Stuff I don't know...

@ June 30, 2004 2:12 AM in Takagi questions

2Br/1Ba house, 2 occupants, existing 40 gallon tank taking up floor space that we want for other uses. My thought is to install a Takagi on a piece of out-of-the-way interior wall space that's just right for it. I'm a GC and not a plumber although skilled enough with pipe (and wire and flue) to get the unit installed correctly. Four questions: 1. Any experience with the T-K1S model (apparently quite new) vs. the T-K2? Or, would a TK-JR work? We do not have a giant spa tub with a 10 GPM filler. Kitchen sink, lav, washer, tub/shower... that's it. Everything within maybe 25 feet of pipe of the heater location. Well water, very cold in the winter, fairly mild climate (just a few freezing days in winter). 2. Fuel is propane, pipe is 3/4" black iron. Fuel passes thru a regulator on the exterior of the house, and goes into a 12" section of 3/4" pipe. Immediately after that 12" piece is a tee, and 3/4" pipe goes in two directions--one way to the kitchen stove and water heater, the other way to a propane fired heating stove. While I'm pretty sure that the two individual 3/4" branches are capable of carrying adequate gas to their respective destinations, I'm not sure about that initial 12" piece.... it seems like a possible bottleneck, but then again it's so short. Thoughts on that? Do I need a 1" regulator? 3. Washing dishes by hand (yes, I do that)... turning the hot water on and off to rinse. Seems like the flash heater would send a few seconds worth of cold water into the line every time the faucet is opened. I'm having a hard time seeing how a flash heater can deliver consistently hot water when the tap is opened and closed frequently such as when rinsing. Sorry... I'm dense about some of this. I do not want my wife to kick my butt after I install this thing. 4. Last Q: vent stack will be directly from the top of unit, 8' vertically thru ceiling, unconditioned attic space, and then roof. I'm assuming I need double-wall cat. III material due to the penetrations of ceiling and roof, and wall mount location on sheetrock. Correct? Thanks for reading, and any comments greatly appreciated.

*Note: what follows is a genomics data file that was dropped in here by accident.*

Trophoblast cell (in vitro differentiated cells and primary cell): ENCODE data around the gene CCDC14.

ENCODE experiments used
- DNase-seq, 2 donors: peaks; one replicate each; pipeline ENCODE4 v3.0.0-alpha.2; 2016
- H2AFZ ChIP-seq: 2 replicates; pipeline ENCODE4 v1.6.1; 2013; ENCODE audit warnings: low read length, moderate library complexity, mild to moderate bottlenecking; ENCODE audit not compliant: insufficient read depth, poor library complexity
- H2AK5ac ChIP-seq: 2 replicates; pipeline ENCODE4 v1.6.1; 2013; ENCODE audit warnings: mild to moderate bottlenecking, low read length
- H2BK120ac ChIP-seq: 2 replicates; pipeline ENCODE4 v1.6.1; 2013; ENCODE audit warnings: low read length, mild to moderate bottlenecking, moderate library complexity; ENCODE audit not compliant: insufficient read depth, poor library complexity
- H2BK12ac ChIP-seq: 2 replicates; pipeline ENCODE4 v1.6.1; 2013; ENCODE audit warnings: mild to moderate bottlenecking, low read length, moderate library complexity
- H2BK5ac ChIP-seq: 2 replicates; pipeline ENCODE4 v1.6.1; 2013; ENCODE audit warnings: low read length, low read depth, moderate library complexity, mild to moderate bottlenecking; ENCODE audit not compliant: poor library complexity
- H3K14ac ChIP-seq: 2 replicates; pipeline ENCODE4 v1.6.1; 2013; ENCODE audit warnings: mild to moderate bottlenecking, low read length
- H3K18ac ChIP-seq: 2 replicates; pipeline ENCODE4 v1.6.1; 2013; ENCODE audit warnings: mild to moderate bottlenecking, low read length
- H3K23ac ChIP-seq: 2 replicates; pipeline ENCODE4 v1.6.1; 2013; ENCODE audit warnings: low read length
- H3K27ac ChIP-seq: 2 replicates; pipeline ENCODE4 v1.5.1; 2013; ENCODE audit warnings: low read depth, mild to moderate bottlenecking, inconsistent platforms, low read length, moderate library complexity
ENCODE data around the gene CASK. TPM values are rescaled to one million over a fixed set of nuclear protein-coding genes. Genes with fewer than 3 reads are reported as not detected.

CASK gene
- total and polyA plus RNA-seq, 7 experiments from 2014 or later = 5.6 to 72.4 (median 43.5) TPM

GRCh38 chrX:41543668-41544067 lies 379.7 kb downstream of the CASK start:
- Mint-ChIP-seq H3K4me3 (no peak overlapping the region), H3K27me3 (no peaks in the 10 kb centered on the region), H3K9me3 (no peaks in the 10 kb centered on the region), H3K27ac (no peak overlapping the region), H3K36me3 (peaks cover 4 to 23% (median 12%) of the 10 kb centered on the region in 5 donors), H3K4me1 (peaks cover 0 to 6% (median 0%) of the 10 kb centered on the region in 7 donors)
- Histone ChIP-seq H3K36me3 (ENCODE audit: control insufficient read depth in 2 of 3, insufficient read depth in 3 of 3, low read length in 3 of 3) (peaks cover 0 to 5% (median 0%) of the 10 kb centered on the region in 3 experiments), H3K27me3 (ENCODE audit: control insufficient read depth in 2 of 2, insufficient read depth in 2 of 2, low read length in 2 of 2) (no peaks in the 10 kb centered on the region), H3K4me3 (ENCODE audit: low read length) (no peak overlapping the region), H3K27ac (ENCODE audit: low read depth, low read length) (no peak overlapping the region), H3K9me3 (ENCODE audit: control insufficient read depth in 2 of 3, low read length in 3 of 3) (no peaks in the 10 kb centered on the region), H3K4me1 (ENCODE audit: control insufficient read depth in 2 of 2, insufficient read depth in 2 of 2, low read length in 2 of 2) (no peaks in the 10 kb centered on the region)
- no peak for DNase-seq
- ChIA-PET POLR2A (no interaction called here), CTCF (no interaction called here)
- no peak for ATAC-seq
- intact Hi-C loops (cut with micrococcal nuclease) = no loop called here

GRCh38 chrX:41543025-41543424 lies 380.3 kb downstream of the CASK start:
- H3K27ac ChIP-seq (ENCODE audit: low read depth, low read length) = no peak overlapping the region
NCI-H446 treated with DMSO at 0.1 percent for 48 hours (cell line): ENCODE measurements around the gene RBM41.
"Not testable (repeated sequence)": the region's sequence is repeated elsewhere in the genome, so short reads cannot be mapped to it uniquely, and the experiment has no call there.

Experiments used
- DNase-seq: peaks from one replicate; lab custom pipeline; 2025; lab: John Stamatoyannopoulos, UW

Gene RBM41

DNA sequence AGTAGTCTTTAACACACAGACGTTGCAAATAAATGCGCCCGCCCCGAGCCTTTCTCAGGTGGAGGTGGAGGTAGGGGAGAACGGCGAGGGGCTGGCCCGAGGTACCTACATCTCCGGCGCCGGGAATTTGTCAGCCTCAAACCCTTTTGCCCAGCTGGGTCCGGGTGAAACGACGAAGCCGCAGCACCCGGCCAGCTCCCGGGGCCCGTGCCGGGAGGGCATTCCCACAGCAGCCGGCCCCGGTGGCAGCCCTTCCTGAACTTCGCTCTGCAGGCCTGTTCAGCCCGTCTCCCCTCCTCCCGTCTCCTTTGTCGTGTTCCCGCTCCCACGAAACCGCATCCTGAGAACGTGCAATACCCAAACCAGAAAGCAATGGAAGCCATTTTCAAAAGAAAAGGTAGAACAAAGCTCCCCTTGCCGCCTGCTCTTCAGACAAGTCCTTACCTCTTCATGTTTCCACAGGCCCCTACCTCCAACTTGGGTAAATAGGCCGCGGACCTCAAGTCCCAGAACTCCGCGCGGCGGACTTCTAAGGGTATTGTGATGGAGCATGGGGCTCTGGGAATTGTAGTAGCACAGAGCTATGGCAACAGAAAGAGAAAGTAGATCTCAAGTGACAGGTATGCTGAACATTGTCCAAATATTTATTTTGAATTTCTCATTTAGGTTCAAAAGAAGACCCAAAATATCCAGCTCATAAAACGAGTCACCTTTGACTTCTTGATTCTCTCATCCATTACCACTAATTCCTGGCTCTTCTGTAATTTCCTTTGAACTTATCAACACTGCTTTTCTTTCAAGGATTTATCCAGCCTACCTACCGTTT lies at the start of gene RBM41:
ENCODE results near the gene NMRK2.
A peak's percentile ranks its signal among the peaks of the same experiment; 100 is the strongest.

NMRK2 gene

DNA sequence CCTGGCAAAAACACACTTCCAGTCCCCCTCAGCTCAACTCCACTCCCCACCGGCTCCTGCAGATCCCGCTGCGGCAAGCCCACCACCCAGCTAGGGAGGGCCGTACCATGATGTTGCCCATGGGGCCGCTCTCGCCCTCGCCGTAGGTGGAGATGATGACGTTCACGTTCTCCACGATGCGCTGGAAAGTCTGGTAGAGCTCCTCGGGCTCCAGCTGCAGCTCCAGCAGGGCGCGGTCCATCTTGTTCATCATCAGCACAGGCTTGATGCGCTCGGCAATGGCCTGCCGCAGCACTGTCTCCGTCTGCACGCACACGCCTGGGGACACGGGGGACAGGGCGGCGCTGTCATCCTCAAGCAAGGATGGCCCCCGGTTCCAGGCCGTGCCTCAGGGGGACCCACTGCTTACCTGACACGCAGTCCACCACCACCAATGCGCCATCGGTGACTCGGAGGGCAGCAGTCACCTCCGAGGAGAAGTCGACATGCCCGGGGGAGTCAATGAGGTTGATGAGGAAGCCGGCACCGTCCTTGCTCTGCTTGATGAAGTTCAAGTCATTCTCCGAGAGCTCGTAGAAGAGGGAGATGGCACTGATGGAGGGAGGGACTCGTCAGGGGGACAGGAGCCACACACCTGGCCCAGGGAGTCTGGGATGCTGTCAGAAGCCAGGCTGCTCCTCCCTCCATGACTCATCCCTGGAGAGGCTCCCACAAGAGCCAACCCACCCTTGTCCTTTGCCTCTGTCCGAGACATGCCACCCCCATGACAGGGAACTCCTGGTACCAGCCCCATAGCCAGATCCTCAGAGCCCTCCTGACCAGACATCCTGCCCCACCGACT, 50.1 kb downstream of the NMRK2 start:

Recommendations for boiler/DHW heater?

@ July 28, 2003 10:18 PM in Recommendations for boiler/DHW heater?

I'm planning on installing a new hot water heating system this fall and would like opinions on the best boiler to use. Ideally I'd like to remove the existing tank water heater, which is located in a terrible spot, and have the new boiler heat the DHW too. The house is in western Washington in a moderate climate. It's one story, about 1200SF, wood framed over a 36" crawl, decent-sized attic under a 6:12 roof, insulated everywhere, has semi-decent insulated glass. Fuel is propane (or #2 diesel if you want to go that route). Based on my unwillingness to crawl around for a week installing tubing, I was thinking of panel radiators. I have not had a heat loss done but will. There are a few options for locating the boiler and board. I have seen info on the Baxi and Triangle Tube models, but am not yet aware of others. I've seen several on-demand hot water heaters and really like the idea of not storing hot water. Propane is relatively expensive and up-front investment in efficiency is probably a good idea. Service for anything complicated will be hard to get in this location, and my spouse is generally intolerant of the heat going out. My hound dog would totally dig a radiator to lie near during the night. So, with some or all of that in mind, what are the good boiler choices? All comments appreciated!

Pressure relief problem

@ June 19, 2003 10:03 PM in Pressure relief problem

I recently noticed a bit of water coming out of the pressure relief pipe from my boiler (it drains to paved area where a small water spot has formed). This appears to be a new problem and may be related to a bathroom remodel I just finished. The house has a 3/4" copper main water line with 1/2" branches. When I installed the heating system 5 years ago, I ran a new 1/2" branch to the boiler board for the makeup line. During the recent remodel my plumber tapped into that 1/2" line and fed the toilet from it (it's the closest supply line to the toilet location). Now, when that toilet is flushed, a slow, temporary drip from the boiler pressure relief happens about 60 seconds later (there's about 20 feet of pipe before it emerges from the crawl space). The system is a staple-up with two zones and eight loops, and has been working fine since installed. There is a backflow preventer with its own pressure relief, and that doesn't appear to be dripping. Water was bled completely from the hot and cold lines a couple of times during the remodel. The toilet was set last week. There are no other changes I can think of. Is it possible that the temporary reduction of pressure in the makeup line is somehow causing the pressure relief to open. The toilet flushing and the drip seem very consistently related. The system has about 13 PSI in it and as far as I know the boiler relief is a 30 PSI device. I'm clueless...